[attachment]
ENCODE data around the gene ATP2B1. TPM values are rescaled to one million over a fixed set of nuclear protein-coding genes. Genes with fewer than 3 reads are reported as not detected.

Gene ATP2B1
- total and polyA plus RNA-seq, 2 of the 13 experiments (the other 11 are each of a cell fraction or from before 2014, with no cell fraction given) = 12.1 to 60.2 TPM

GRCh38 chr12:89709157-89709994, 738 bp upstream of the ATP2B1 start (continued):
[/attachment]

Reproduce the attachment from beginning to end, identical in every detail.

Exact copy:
ENCODE data around the gene ATP2B1. TPM values are rescaled to one million over a fixed set of nuclear protein-coding genes. Genes with fewer than 3 reads are reported as not detected.

Gene ATP2B1
- total and polyA plus RNA-seq, 2 of the 13 experiments (the other 11 are each of a cell fraction or from before 2014, with no cell fraction given) = 12.1 to 60.2 TPM

GRCh38 chr12:89709157-89709994, 738 bp upstream of the ATP2B1 start (continued):